Floccard et al.14 presented medians and interquartile ranges of changes in coagulation between on-scene and the ED. We included INR, aPTT, fibrinogen, and FV into sample-size considerations. The SDs of changes were obtained as interquartile range/1.35. We found that FV needed the largest sample size. A sample size of 44 patients will have a power of 90% to detect a mean change of 0.1 IU/mL when the SD of changes is 0.2 IU/mL, using a paired t test with a 5% 2-sided significance level. We thus enrolled 50 patients in this study.
Data were analyzed using Microsoft® Excel (Microsoft Office 2010; Microsoft Corporation, Redmond, WA) and IBM® SPSS® Statistics version 20 (SPSS Inc., Chicago, IL). Continuous variables were summarized as mean ± SD and if necessary presented as median [minimum; maximum]. Continuous and count data were compared between on-scene and after arrival in the ED using the Wilcoxon signed rank test. Ninety-five percent confidence intervals (CIs) of mean changes were computed based on the central-limit theorem. The ISS and Quick value were correlated with laboratory and blood gas results using Spearman rank test and reporting the correlation coefficients. Incidences of pathologic laboratory parameters were compared using the McNemar test. To address multiple comparisons, P values of ≤0.01 were considered significant.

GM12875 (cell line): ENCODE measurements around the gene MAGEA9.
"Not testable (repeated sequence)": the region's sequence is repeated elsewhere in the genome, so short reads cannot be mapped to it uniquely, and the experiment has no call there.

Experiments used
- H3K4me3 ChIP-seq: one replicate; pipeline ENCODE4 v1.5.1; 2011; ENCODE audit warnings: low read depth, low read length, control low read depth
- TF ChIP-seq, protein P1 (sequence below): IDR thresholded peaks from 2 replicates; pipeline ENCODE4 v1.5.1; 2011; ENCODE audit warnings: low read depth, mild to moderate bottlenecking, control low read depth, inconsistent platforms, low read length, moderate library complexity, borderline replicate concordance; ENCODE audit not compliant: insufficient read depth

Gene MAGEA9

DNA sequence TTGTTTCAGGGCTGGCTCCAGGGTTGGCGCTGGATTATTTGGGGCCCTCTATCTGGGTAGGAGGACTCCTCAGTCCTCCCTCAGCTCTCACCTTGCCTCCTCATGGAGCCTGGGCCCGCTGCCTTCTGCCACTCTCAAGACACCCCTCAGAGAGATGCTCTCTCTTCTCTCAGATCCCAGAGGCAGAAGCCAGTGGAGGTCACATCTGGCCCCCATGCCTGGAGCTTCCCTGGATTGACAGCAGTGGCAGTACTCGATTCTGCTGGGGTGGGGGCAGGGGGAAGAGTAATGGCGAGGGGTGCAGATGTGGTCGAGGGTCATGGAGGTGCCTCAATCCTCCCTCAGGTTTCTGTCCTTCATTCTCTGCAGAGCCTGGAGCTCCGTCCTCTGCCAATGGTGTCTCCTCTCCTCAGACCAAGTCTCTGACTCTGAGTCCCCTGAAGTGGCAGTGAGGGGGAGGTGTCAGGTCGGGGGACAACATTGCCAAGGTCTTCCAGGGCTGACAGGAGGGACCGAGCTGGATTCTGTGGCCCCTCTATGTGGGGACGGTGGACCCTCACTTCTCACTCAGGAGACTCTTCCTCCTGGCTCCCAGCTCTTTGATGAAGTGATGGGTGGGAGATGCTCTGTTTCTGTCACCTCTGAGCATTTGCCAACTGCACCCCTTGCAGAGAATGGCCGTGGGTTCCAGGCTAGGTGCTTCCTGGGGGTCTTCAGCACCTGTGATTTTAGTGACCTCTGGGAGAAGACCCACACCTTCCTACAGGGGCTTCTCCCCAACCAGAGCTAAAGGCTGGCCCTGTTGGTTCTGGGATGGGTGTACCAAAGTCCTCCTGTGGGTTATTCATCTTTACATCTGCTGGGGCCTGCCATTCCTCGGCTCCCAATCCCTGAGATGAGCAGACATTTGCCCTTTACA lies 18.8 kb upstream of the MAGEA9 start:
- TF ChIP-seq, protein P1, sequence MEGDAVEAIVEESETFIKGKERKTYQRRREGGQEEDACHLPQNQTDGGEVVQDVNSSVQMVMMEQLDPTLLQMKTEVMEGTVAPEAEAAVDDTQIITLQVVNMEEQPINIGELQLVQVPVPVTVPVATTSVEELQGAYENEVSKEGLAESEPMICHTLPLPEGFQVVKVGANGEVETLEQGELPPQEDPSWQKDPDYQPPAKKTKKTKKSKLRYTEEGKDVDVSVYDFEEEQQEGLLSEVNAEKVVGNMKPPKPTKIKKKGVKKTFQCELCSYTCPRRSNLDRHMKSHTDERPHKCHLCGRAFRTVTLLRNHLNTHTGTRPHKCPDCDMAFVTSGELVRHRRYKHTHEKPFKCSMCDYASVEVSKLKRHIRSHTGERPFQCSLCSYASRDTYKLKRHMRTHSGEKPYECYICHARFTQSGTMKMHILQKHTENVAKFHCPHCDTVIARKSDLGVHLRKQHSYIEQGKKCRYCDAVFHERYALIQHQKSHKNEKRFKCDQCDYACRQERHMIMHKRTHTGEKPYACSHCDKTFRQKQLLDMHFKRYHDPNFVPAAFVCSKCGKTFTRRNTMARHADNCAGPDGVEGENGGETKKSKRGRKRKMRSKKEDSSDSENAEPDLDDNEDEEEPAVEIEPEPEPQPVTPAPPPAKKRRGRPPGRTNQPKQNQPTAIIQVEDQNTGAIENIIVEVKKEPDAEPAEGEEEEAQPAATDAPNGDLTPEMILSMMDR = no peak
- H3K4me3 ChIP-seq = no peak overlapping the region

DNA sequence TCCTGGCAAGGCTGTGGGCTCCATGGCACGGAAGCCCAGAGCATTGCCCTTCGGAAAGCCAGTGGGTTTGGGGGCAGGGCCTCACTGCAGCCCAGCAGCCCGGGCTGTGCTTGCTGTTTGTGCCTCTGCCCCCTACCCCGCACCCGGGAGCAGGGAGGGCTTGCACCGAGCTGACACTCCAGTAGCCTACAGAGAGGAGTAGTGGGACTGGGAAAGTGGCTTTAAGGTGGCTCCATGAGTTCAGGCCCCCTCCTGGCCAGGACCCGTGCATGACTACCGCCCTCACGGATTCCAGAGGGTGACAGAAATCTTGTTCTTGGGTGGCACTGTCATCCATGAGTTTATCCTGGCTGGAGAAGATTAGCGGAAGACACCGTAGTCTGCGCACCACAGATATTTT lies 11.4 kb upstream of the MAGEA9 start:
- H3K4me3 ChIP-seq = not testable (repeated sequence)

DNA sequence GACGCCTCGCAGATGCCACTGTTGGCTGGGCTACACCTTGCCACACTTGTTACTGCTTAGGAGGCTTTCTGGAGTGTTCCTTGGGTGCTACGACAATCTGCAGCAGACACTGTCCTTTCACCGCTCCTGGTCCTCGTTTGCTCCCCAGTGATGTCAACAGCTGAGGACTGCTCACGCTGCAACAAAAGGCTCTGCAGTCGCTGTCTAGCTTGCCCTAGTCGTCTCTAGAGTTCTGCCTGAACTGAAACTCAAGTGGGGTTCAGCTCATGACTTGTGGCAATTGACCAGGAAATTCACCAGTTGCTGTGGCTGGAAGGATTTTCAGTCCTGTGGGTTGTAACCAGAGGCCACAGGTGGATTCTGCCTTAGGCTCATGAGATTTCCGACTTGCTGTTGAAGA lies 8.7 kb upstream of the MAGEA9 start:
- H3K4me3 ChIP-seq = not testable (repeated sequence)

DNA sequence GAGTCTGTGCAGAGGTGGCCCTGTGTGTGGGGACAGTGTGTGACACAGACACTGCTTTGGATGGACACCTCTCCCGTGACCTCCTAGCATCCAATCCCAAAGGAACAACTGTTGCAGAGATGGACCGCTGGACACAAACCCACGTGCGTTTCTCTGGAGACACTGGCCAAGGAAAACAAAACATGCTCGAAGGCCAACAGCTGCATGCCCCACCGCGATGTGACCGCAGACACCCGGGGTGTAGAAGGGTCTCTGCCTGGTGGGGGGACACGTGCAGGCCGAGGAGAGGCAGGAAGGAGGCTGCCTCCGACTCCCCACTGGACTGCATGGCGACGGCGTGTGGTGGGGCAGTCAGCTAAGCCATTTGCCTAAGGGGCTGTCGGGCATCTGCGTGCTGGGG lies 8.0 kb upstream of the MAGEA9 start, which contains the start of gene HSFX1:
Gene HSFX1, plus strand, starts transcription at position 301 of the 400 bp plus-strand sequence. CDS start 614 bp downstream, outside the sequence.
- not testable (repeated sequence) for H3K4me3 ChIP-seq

Fifty patients were included in this study. Six patients (12%) died during the first 30 days. The mean age was 44 ± 21 years, and 37 patients (74%) were male. The mean body weight was 73 ± 14 kg, height 173 ± 7 cm, and body mass index 24.4 ± 4.1. All patients experienced blunt trauma. Fourteen patients (28%) were classified as monotrauma, 19 patients (38%) as multitrauma, and 17 patients (34%) as polytrauma. Forty-four patients sustained a TBI (18 mild, 10 moderate, and 16 severe). In 14 (82%) of the polytrauma patients, a TBI was part of the injury (Table 1). The mean ISS on arrival at the ED was 25 ± 22 with a median [minimum; maximum] value of 17 [4; 75]. The time from injury to arrival in the ED was 50 ± 16 (45[23; 83]) minutes. On-scene, systolic, diastolic, and mean arterial blood pressures were 127 ± 30, 80 ± 14, and 95 ± 18 mm Hg, respectively. Heart rate on-scene was 85 ± 21 beats per minute and stayed the same until arrival in the ED (88 ± 28 beats per minute). In the ED, systolic blood pressure was 126 ± 28 mm Hg, diastolic was lower (72 ± 18 mm Hg), and mean arterial blood pressure was significantly lower compared with on-scene with 90 ± 20 mm Hg (P < 0.001), respectively (Table 2).